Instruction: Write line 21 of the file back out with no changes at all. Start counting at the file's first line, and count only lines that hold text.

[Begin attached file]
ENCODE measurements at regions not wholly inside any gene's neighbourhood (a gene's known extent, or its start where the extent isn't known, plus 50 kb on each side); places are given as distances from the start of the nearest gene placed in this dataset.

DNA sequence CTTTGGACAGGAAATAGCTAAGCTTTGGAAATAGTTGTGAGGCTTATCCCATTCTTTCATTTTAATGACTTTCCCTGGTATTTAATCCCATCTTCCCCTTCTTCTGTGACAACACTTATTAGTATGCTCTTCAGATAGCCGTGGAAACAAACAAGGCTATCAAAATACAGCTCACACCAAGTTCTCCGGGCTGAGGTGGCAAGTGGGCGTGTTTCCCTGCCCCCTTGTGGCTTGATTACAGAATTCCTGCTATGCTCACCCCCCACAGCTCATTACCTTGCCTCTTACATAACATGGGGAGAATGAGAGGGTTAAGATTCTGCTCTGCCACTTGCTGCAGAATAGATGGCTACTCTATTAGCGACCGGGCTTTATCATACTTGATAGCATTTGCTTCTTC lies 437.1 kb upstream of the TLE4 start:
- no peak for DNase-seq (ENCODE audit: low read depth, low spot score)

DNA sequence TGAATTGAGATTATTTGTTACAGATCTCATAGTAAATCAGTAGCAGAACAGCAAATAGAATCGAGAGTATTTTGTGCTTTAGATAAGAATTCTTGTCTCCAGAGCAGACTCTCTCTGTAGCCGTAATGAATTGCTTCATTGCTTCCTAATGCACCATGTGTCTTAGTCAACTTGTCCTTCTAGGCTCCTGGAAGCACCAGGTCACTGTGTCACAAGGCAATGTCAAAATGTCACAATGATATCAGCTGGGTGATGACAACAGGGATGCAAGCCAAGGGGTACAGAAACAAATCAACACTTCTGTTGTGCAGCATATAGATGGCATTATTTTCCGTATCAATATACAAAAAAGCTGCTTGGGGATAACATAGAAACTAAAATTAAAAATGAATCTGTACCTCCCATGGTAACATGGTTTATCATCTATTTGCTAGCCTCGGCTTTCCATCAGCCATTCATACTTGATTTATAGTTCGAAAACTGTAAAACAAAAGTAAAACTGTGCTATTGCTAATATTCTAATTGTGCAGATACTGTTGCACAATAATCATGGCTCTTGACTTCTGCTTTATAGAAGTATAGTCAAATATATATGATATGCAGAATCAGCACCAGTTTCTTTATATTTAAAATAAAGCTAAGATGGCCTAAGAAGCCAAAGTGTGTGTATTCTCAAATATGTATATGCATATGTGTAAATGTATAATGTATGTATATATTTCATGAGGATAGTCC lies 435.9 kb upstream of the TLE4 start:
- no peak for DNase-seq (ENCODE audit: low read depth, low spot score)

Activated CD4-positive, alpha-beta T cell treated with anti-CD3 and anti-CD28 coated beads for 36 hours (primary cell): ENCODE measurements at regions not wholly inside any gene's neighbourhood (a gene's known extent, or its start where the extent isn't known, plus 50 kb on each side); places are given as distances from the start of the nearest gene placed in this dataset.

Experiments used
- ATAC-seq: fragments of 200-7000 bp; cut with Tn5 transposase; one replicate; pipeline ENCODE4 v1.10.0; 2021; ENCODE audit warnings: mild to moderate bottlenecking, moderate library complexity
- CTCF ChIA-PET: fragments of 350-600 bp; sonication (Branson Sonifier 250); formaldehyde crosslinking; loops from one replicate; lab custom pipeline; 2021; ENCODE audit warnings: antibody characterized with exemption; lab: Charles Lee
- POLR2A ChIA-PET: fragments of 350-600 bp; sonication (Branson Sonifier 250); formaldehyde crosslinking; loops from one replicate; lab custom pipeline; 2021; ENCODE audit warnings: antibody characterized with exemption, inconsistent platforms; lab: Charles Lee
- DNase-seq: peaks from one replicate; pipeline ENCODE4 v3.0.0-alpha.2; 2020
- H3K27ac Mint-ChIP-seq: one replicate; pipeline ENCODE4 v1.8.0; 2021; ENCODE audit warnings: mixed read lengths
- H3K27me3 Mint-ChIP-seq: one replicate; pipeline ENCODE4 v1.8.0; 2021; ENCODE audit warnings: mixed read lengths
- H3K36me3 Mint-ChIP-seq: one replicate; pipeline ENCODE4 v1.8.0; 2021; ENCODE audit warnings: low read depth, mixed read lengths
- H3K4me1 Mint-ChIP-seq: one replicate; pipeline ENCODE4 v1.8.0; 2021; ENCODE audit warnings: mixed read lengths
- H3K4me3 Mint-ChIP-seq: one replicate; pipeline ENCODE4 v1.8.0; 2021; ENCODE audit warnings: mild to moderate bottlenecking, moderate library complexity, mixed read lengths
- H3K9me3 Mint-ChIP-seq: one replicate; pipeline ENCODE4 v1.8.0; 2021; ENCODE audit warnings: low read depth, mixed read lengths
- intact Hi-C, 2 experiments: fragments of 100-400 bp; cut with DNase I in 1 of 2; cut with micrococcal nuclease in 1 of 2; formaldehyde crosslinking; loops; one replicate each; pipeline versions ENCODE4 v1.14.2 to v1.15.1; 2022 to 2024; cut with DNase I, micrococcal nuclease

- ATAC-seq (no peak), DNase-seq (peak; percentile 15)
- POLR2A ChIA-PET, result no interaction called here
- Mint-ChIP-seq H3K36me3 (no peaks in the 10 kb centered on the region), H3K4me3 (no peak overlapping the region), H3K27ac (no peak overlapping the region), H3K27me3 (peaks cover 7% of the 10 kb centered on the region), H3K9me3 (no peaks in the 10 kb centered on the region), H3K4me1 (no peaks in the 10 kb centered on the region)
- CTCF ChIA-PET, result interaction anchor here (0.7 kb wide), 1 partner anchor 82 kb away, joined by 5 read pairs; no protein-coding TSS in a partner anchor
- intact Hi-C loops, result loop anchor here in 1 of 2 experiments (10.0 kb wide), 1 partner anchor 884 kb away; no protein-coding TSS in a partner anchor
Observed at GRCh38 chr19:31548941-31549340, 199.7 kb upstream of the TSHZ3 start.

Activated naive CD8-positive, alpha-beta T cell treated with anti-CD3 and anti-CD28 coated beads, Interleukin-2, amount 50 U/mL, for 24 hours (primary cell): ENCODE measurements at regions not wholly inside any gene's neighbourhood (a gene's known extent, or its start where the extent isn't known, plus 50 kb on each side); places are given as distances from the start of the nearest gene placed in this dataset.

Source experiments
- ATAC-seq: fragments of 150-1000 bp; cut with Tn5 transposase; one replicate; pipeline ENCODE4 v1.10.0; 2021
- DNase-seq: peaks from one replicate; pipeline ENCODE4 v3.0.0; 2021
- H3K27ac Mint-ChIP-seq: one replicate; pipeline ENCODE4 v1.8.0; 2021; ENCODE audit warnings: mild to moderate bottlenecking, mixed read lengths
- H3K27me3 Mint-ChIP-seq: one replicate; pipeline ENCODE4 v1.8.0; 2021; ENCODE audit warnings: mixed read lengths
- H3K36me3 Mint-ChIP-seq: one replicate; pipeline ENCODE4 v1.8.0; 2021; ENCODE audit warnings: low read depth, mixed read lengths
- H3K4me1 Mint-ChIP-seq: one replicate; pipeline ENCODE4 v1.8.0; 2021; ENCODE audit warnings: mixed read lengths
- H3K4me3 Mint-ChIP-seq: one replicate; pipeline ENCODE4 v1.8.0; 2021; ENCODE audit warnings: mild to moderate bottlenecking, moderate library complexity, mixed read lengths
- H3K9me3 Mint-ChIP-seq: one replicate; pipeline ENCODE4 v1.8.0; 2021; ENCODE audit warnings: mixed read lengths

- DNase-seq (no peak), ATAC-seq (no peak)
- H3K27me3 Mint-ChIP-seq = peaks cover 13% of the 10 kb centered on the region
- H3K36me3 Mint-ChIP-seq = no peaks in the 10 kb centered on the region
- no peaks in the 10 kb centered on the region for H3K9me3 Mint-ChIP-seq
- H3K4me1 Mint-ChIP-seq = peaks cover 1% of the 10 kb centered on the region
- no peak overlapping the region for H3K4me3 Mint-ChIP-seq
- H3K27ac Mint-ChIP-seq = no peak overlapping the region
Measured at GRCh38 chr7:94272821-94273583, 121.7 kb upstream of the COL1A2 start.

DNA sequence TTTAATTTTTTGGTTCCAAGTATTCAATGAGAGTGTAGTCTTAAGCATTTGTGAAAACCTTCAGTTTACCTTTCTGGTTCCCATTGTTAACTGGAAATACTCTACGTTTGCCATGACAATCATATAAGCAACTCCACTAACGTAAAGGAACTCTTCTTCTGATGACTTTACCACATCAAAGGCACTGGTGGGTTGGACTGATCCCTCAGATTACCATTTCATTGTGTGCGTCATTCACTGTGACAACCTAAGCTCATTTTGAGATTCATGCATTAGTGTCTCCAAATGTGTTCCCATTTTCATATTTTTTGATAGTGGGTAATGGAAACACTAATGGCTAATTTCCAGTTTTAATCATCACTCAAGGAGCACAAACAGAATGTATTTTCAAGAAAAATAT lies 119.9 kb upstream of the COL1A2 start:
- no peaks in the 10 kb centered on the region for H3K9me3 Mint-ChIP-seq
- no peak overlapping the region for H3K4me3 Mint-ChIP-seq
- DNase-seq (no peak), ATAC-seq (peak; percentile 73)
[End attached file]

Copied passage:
- Mint-ChIP-seq H3K36me3 (no peaks in the 10 kb centered on the region), H3K4me3 (no peak overlapping the region), H3K27ac (no peak overlapping the region), H3K27me3 (peaks cover 7% of the 10 kb centered on the region), H3K9me3 (no peaks in the 10 kb centered on the region), H3K4me1 (no peaks in the 10 kb centered on the region)